Flying economy class has become a very uncomfortable way to travel. Passengers often have to contort their limbs into tighter and tighter spaces. However, a Spanish university student from Madrid hopes his unusual invention will reverse this annoying trend.
Twitter has turned 22-year-old Alejandro Núñez Vicente’s university project into a viral sensation. Now he wants to turn it into a reality, and his prototype of the Chaise Longue Economy Seat has attracted global attention. The innovative airplane seat is meant to be installed in a bi-level cabin that has rows of traditional seats on the floor, and rows of elevated seats. This design will enable airlines to maximize space without sacrificing passenger comfort. People will be able to stretch out until they are almost completely horizontal, as if seated on a divan or chaise longue, hence the name of the invention.
Núñez is a Spanish engineering student at TU Delft University in the Netherlands who is over six feet tall. His height and frequent flights home to Madrid explain how he came up with the idea for the Chaise Longue Economy Seat. “I used to fly home to Madrid on weekends, and those short flights were terrible. I can’t even imagine what long flights on those planes would be like. That’s when the idea started to take shape,” he told us.
His design uses the limited space of an airplane cabin by raising up some seats and eliminating the overhead luggage compartment. Instead, carry-on bags can be stored in compartments under the seat. Extra legroom for passengers seated in the lower rows was also added. Since the rows of seats are not lined up one after the other, a seat can be reclined much more than normal without disturbing the passenger behind. “These seats can recline 125 degrees, 15 degrees more than normal. No other airplane seat available today can do this,” said Núñez.
One of the consequences of airlines cramming more seats on planes is that people can’t recline their seats without disturbing other passengers. Everyone reclines their seats like a row of falling dominoes, but then some passengers don’t, perhaps because they are using the seatback table to work or eat. Then the arguments begin, sometimes escalating to shouts and fights. People began bringing the so-called knee defenders on board, a tool that prevents the passenger in front of reclining… until airlines like United and Virgin banned them.
Núñez started working on the Chaise Longue Economy Seat in 2021 as a university engineering project, after proposing the idea to his professor, Peter Vink, an expert in aircraft interior design. Then he was nominated for the Crystal Cabin Awards in 2021, a major award in the aviation industry, and he started to rethink the scope of his idea. “I didn’t win, but I kind of did, because everyone heard about my invention. A lot of articles were published, and people started talking about it,” said Núñez. The media attention finally made him take the leap. He put his master’s degree on hold and obtained funding to work full-time on a prototype.
His biggest sponsor is a Spanish company–Aircraft Interior Refurbishment España (AIRE). “This will be the first Spanish aircraft seat design,” said Núñez. Unfortunately, he thinks that projects like his are more likely to succeed abroad, and he has recently traveled the world, presenting the project in New York and Germany. After 16 flights, he admits to having an aching back, and hopes that his invention will someday alleviate this problem.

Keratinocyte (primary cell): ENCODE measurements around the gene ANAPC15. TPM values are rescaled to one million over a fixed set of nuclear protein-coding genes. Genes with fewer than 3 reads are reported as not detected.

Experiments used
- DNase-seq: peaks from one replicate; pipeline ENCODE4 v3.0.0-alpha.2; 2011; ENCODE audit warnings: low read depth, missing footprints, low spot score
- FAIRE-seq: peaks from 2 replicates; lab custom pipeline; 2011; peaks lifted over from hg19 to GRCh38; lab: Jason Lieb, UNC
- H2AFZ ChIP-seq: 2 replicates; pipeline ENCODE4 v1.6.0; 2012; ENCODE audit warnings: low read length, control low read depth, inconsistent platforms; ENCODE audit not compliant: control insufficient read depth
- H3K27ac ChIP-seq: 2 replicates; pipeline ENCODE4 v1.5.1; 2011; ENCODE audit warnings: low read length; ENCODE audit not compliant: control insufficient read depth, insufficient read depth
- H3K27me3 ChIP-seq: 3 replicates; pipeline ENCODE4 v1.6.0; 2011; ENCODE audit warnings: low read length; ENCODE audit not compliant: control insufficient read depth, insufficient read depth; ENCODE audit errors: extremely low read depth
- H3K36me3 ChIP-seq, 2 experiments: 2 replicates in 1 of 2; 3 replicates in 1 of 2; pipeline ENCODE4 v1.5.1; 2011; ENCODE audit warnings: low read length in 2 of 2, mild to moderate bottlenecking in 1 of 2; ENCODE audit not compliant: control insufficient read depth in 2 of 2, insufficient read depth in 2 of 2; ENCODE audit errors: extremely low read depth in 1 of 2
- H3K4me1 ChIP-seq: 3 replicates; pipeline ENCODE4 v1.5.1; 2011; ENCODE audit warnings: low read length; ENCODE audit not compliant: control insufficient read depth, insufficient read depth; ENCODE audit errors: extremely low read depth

The incredible shrinking seat
The demand for low-cost air travel and the need to maximize profits have led airlines to increase seating capacity by reducing the space between seats. In the early 2000s, airplanes averaged almost 34 inches of space between economy class rows. Now, the average is 30-31 inches according to FlyersRights, a US passenger advocacy group. Núñez’s prototype averages 30-32 inches between rows, but it seems much more spacious because you can fully stretch your legs out in the lower-level seat, and both levels allow you to recline almost horizontally. It’s a breakthrough in an area that has only experienced deteriorating passenger comfort.
“Since the 1950s, the golden age of air travel, seats have become increasingly narrow, closer together, and provide less legroom,” said Núñez. His seat aims to reverse that trend and “improve passenger comfort for the first time in decades.”
Núñez answered our call between meetings at the Aircraft Interiors Expo, an aeronautical furnishings trade show in Hamburg. This is where the Skyrider 2.0 made its entrance a few years ago. Skyrider is an “ultra-density saddle seat” in which passengers are almost standing, and was intended to increase a plane’s seating capacity by up to 20%. It also became a viral sensation, but for the exact opposite reasons than Núñez’s popular prototype.
In its current configuration, the Chaise Longue Economy Seat does not promise to increase seating capacity, although with some modifications it could achieve a 5-10% increase. Núñez isn’t focused on putting more passengers on planes, he just wants to make them a little more comfortable. In today’s aviation landscape, this is why his invention is revolutionary and innovative.